Law enforcement in Utah's capital is using federal organized-crime charges to try to rein in groups like the Tongan Crips. One officer says it's sometimes the only way to send a message to criminals.
Iraq has a long history of roiling American politics. And that doesn't appear likely to change anytime soon.
After the Food and Drug Administration said that antidepressants could spur suicidal thinking in teens, doctors prescribed the drugs less often. The change may have led to more suicides.
If history is any guide, a significant number of the cars GM has recalled this year may never get repaired, because the owners won’t end up bringing them to the shop. The National Highway Traffic Safety Administration says that only about 75 percent of recalled cars and trucks get fixed.
The used-car company Carfax keeps a database with the VIN number of every car or truck that’s under recall. “Our data suggests that right now there are at least 36 million cars across the U.S. that have a recall that has not been fixed,” says *Chris Basso from Carfax.
Older cars are less likely to get brought in, according to research from economist George Hoffer, who has studied the auto industry for decades. He says that’s partly because many are on a second or third owner— who may not be in touch with a dealer. “And, the older the car, probably you’re more fiscally challenged,” he says, “and the last thing you want is for the dealer to start mining for other things and to say, ‘You know, while you’re here, we found this.’”
Also, a lot of recall notices may have gotten tossed out as junk mail. Bill Powers, a roofing contractor from the Chicago suburbs, owns three cars. Asked if any of them had ever been recalled, he paused. “Ooh. I don’t know,” he said, and laughed, shaking his head. “I guess I should probably know if they’ve had recalls, right?”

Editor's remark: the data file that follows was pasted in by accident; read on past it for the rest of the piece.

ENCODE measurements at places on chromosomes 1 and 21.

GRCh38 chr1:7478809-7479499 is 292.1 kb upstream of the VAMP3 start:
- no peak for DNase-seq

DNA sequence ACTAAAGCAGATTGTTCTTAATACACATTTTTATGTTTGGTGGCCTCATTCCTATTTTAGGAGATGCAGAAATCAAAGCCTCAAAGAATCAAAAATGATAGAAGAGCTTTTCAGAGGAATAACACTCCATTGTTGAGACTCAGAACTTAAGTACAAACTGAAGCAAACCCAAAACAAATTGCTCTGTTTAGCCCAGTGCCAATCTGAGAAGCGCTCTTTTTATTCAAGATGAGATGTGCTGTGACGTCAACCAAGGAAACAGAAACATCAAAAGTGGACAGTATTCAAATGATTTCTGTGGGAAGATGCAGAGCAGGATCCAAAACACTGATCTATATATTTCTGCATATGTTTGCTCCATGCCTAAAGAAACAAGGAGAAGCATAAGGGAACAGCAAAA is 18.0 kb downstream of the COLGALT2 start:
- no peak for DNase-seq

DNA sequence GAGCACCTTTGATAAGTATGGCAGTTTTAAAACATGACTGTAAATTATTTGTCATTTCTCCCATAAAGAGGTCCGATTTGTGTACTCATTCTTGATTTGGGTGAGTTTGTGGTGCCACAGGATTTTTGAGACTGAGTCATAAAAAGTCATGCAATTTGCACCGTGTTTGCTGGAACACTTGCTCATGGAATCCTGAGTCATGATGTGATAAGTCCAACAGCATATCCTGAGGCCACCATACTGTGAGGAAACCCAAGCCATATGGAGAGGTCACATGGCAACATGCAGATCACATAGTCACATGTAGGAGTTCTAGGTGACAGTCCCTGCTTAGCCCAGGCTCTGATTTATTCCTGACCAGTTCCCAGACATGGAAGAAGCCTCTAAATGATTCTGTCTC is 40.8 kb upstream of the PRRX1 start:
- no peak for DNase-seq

Does he ever get mail from his car dealer he doesn’t open? “Yeah, quite a bit.” More rueful laughter.
In February, hoping to improve on that 75 percent rate for repairs, NHTSA required carmakers to add a big label to recall notices. It looks like this:
But that rate doesn’t sound so bad compared to recalled child car seats. According to NHTSA, just 30 percent of those get repaired.
The U.S. Patent and Trademark Office has ruled that the Washington Redskins trademark cannot be registered because it disparages Native Americans.
But the decision is expected to have a limited financial impact: The team can still sell Redskins merchandise.
The ruling makes it harder to defend against counterfeit imports from abroad -- but it’s not like the team is suddenly very vulnerable.
“Generally speaking, if someone is selling counterfeit Redskins gear, Redskins would still be able to go to court to shut them down,” says UCLA law professor Eugene Volokh.
Team owner Daniel Snyder has resisted pressure to change the Redskin’s name. Even though a name-change would mess with traditions, it could also inspire die-hard fans to go out and spend money on new T-shirts, caps or coffee mugs.
“It would be a financial windfall for the team from a marketing standpoint,” says Dan Bruton, a sports marketing professor at San Diego State University.
But the Redskins don't appear any closer to changing the name.
In a written statement, the team’s lawyer says the Redskins plan to appeal the trademark decision.
A controversial practice to tie, hold down or seclude agitated students mostly impacts kids with disabilities. Schools say it's for safety, but opponents say it's dangerous and a civil rights issue.